After all, the history books of the Old Testament are one long trail of blood with God at their center commanding the carnage, and women and children are the constant collateral damage. The Flood. The firstborn children of all of Egypt (and that was because God hardened Pharaoh’s heart, just so God could prove a point!) Repeated instances of entire families being put to death because of the sins of one man (see Achan, Korah, Dathan, and Abiram.) The Israelite man stoned to death for gathering wood on the Sabbath. The Canaanite genocide. The child of Bathsheba and David.
I memorized Psalm 19, which contains a paean of praise to God’s law:
The law of the Lord is perfect, converting the soul;
The testimony of the Lord is sure, making wise the simple;
The statutes of the Lord are right, rejoicing the heart;
The commandment of the Lord is pure, enlightening the eyes;
The fear of the Lord is clean, enduring forever;
The judgments of the Lord are true and righteous altogether.
More to be desired are they than gold,
Yea, than much fine gold;
Sweeter also than honey and the honeycomb.
Moreover by them Your servant is warned,
And in keeping them there is great reward.
It sounds really lovely and poetic and inspiring until you actually read all those laws and commandments. Like how a woman who cannot show “evidence of virginity” to a jealous husband after their wedding night (i.e. blood on the sheets) must be stoned to death. Or how a rebellious son is to be stoned to death. Or how the Israelites must not keep each other as (permanent) slaves, but it’s totally cool to buy slaves from the surrounding nations. Or how a woman who is raped must marry her rapist. And yes, I read all the explanations saying that that was so much better than all the surrounding cultures where a girl would just be killed, and by forcing her rapist to marry her she was protected and wouldn’t have to become a prostitute. But I always thought, if this is God’s literal word then how hard would it have been for God to say DON’T RAPE, AND IF YOU DO, YOU WILL HAVE A HORRIBLE PUNISHMENT, AND BY THE WAY RAPE VICTIMS SHOULD BE PROTECTED THE REST OF THEIR LIVES WITHOUT HAVING TO BE MARRIED IF THEY DON’T WANT TO. I mean, come on, God.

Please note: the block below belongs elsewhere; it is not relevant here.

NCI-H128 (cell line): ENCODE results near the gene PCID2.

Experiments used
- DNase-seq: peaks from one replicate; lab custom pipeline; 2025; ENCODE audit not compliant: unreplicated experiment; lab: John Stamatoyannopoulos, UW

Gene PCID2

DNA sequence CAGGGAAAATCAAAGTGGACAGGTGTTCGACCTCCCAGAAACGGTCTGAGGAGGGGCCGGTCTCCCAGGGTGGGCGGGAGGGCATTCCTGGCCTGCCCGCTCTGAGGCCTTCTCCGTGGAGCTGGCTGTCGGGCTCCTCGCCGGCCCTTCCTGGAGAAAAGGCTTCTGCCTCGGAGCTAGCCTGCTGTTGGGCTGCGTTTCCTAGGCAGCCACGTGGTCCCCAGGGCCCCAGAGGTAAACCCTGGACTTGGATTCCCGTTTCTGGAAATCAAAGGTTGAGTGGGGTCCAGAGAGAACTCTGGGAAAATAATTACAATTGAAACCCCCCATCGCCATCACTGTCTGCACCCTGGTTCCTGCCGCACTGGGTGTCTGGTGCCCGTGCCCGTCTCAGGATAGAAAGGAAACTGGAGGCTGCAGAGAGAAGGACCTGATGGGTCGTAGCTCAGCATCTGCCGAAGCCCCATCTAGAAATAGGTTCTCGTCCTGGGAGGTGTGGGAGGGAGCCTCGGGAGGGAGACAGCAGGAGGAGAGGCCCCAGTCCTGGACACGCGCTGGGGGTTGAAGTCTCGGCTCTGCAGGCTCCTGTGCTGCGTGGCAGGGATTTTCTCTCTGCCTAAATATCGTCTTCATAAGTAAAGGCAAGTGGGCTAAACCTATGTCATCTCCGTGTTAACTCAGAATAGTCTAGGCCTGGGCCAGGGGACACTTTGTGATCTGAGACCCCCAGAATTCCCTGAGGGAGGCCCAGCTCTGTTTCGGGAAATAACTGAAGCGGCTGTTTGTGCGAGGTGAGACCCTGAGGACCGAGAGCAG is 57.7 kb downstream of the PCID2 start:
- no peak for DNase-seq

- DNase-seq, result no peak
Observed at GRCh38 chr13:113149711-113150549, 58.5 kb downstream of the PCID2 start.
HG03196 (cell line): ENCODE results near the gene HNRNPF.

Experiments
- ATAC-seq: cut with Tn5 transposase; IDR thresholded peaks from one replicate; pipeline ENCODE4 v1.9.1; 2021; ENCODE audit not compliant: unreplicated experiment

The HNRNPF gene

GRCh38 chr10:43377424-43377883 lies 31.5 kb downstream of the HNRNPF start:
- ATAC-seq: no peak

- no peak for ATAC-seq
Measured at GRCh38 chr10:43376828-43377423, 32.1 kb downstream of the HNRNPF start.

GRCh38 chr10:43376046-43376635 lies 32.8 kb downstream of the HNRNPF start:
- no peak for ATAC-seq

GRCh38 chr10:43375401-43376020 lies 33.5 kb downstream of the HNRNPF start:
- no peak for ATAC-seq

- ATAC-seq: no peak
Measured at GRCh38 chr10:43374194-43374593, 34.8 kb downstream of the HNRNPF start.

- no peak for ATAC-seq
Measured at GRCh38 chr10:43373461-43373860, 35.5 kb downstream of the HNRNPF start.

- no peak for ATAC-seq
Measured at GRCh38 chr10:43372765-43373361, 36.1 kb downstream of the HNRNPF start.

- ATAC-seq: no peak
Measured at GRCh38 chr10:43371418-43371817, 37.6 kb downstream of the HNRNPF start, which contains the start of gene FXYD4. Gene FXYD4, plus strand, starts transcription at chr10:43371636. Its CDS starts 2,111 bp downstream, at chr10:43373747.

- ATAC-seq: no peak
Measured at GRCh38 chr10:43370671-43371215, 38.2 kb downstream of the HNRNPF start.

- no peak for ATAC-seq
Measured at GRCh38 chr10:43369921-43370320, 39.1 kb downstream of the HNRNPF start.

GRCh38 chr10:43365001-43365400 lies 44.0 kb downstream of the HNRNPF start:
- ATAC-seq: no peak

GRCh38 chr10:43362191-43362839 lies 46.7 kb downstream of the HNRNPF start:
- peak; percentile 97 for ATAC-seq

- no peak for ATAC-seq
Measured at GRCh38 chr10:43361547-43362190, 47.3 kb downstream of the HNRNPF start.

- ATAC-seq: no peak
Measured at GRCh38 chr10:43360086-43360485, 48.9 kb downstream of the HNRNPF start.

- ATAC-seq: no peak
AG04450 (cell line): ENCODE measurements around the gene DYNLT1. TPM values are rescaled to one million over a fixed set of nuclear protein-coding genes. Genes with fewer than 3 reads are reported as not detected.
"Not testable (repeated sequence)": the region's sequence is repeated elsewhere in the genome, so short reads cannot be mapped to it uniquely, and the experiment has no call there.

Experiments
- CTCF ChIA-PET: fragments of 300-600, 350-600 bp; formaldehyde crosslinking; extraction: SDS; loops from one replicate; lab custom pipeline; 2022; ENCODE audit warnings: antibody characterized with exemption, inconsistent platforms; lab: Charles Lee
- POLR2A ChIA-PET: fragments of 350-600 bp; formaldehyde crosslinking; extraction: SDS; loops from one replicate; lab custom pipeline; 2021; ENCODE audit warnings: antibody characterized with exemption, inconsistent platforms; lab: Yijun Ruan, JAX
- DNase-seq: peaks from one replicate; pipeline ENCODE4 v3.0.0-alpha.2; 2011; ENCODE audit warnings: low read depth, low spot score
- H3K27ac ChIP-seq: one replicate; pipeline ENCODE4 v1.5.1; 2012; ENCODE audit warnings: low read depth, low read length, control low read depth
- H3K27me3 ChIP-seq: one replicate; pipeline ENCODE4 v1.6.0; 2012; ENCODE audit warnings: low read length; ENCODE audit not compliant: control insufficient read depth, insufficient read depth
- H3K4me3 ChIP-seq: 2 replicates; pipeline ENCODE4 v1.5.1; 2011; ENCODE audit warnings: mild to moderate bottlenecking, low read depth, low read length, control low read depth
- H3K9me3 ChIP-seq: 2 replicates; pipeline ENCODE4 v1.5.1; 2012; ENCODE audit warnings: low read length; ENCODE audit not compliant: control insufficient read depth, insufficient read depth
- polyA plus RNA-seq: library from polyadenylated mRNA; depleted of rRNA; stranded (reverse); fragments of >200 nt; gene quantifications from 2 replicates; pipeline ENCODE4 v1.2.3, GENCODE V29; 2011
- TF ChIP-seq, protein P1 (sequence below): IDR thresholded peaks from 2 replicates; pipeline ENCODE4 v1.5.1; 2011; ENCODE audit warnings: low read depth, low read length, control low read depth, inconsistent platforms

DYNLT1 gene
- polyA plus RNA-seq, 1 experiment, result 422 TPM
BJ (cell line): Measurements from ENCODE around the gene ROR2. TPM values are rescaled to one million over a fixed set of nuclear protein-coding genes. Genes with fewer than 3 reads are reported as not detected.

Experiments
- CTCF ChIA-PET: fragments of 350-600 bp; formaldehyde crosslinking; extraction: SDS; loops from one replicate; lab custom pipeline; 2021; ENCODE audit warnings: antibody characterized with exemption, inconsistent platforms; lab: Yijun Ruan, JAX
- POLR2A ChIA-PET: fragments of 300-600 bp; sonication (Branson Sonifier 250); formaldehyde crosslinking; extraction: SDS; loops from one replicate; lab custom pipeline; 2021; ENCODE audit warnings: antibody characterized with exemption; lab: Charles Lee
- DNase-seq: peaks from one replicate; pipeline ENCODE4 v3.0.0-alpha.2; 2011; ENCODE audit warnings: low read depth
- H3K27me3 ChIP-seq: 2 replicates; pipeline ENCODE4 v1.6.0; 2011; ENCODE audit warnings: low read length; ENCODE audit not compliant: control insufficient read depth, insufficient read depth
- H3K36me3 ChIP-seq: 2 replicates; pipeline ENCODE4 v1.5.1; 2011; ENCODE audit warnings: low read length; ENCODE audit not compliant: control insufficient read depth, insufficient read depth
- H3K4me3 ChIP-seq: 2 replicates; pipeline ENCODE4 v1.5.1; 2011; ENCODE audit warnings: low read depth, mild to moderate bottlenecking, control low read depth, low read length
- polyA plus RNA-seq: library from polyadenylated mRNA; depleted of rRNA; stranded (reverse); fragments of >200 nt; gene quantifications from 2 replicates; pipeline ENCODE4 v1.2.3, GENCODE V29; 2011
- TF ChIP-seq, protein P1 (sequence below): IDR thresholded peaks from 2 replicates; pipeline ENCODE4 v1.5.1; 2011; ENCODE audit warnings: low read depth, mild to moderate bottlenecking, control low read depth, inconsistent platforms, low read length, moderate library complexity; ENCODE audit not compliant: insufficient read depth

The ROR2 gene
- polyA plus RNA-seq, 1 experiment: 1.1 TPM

There were the prophets. Book after book of what sounds like an incredibly bipolar God– promising love and tenderness to the Israelites one moment, then whiplashing into threats, curses, and judgment the next. The Christian circles I was in loved to quote Zephaniah 3:17- “The Lord your God is with you, he is mighty to save. He will take great delight in you, he will quiet you with his love, he will rejoice over you with singing.” Nobody ever talked about what comes before that– three chapters of predictions of God’s wrath and punishments. “I will sweep away everything from the face of the earth,” declares the Lord. (1:2) “Gather together, gather together, O shameful nation, before the appointed time arrives and that day sweeps on like chaff, before the fierce anger of the Lord comes upon you, before the day of the Lord’s wrath comes upon you. Seek the Lord, all you humble of the land, you who do what he commands. Seek righteousness, seek humility, perhaps you will be sheltered on the day of the Lord’s anger. (2:1-3, emphasis mine) I’ve never seen those verses turned into a meme and Instagramed.
Then there was Job. Mysterious, ancient, righteous Job. Job, afflicted by untold suffering with the full permission of God, just so God could prove a point against Satan. (Not to mention poor Job’s wife, vilified through all of history because, after having her entire home and livelihood wiped out and enduring the death of all her children, she speaks out of the bitterness of grief against God.) There I was, fully believing that God’s character is revealed in every part of the Bible, that if the Bible says God said it and did it then there can be no doubts and no debates. And the God revealed in the pages of Job was a Deity who would torment a human life just so he could win a bet against the devil.